Since the EU referendum result it has become something of a cliché to talk about how to respond to the sense of powerlessness felt by too many people. The foundations of our economy have been shifted by Brexit, technology and deindustrialisation – and these have shone a light on a growing divergence in views and values across geographies and generations. They are both a symptom and cause of the breakdown of the ties that traditionally brought people together.

As the country goes through seismic changes in its outlook, politics and economy, it is clear that a new way of doing politics is needed. Empowering people to take control over the things that affect their daily lives cannot be done from the top down.

Last week, the Co-operative Party launched our policy platform for the General Election – the ideas and priorities we hope to see at the top of the next Parliament’s to do list. We have been the voice for co-operative values and principles in the places where decisions are made and laws are made. As co-operators, we believe that the principles that lie behind successful co‑operatives – democratic control by customers and workers, and a fair share of the wealth we create together – ought to extend to the wider economy and our society. As Labour’s sister party, we campaign for a government that puts these shared values into practice.

Our policy platform has community power at its heart, because the co-operative movement, founded on shop floors and factory production lines, knows that power should flow from the bottom up. Today, this principle holds strong – decisions are best made by the people impacted the most by them, and services work best when the service users have a voice. Our policy platform is clear: this means shifting power from Whitehall to local government, but it also means looking beyond the town hall. Co-operative approaches are about placing power directly in the hands of people and communities.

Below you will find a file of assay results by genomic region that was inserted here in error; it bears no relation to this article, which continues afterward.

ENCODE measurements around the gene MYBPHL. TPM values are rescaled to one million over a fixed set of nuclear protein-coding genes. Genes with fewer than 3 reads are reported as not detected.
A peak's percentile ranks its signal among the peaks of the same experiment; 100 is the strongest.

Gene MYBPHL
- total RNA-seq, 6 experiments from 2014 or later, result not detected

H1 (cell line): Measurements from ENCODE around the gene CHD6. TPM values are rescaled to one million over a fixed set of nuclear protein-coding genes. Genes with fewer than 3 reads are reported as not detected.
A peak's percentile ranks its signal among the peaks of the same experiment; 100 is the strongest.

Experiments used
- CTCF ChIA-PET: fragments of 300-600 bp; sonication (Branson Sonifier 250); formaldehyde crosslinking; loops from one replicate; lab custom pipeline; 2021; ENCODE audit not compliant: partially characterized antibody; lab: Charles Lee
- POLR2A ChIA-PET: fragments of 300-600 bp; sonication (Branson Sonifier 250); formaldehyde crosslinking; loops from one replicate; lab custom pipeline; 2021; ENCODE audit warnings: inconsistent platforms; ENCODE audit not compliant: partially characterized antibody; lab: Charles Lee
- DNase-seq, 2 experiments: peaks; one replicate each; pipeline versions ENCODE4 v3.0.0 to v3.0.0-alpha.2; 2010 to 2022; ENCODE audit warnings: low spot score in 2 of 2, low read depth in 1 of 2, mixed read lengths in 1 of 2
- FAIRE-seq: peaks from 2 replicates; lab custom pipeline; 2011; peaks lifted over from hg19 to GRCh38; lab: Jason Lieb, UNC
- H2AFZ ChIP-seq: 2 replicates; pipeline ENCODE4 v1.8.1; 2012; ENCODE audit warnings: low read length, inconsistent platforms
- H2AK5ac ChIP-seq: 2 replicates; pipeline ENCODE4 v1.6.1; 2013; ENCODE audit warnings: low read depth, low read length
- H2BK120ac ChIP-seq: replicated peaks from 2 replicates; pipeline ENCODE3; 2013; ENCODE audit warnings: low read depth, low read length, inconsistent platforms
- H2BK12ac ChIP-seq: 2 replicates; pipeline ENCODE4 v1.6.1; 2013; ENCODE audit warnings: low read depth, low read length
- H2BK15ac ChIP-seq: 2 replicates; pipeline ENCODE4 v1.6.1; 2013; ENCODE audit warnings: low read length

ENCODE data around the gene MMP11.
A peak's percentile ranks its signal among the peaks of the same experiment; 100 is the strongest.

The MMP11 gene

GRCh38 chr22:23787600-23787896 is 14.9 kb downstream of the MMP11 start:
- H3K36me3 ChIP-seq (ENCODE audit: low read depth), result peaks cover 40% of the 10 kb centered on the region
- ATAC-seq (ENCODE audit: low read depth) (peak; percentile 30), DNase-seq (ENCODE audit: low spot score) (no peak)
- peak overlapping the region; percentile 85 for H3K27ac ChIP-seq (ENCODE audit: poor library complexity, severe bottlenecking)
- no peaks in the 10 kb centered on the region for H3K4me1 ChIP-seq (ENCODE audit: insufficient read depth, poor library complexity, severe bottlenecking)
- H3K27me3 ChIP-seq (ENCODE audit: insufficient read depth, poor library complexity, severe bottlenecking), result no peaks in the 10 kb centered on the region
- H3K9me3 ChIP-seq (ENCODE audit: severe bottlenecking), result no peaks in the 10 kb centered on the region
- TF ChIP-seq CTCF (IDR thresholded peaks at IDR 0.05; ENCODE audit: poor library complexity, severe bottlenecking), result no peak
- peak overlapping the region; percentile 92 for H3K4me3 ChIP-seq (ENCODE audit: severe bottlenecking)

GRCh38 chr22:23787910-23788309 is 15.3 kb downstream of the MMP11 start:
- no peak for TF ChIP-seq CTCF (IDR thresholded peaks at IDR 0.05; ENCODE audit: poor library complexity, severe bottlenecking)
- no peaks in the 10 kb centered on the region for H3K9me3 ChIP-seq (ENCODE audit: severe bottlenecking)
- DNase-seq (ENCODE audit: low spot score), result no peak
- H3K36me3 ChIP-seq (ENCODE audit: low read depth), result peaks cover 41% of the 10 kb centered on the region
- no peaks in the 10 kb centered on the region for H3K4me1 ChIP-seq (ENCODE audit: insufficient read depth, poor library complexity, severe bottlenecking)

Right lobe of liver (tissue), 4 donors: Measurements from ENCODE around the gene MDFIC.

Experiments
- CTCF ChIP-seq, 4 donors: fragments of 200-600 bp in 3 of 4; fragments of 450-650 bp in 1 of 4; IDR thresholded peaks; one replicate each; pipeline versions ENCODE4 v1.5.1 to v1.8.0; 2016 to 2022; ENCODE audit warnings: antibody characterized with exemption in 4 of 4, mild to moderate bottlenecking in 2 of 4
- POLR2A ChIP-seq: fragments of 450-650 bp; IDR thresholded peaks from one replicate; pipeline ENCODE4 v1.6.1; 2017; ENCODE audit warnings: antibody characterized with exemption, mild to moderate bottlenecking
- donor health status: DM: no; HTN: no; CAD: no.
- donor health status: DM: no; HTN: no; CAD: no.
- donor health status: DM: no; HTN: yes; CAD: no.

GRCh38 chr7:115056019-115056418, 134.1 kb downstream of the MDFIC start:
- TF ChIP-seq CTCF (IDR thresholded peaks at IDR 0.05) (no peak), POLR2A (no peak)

There are many great examples of Co-operative councillors and local communities taking the lead on this. Co-operative councils like Oldham and Plymouth have pioneered new working relationships with residents, underpinned by a genuine commitment to working with communities rather than merely doing things to them.

Building a fairer future is, by definition, a bottom-up endeavour. Oldham, Plymouth and examples like the Elephant Project in Greater Manchester, where people with experience of disadvantage are involved in decision-making, or buses in Witney run by Co-operative councillors and the local community – are the building blocks of creating a better politics and a fairer economy.

This thread runs through our work over the last few years on community wealth building too – keeping wealth circulating in local economies through growing the local co-operative sector. Worker-owned businesses thriving at the expense of global corporate giants and private outsourcers. Assets owned by communities – from pubs to post offices to rooftop solar panels.

And it runs through our work in Westminster too – with Co-operative MPs and peers calling for parents, not private business, to own and run nurseries; for the stewards of our countryside to be farmers rather than big landowners; and for workers to have a stake in their workplaces and a share of the profit.

Far from being ignored, as suggested in last week’s article on community power, our work has never been more relevant and our co-operative voice is louder than ever.

Anna Birley is policy offer at the Co-operative party.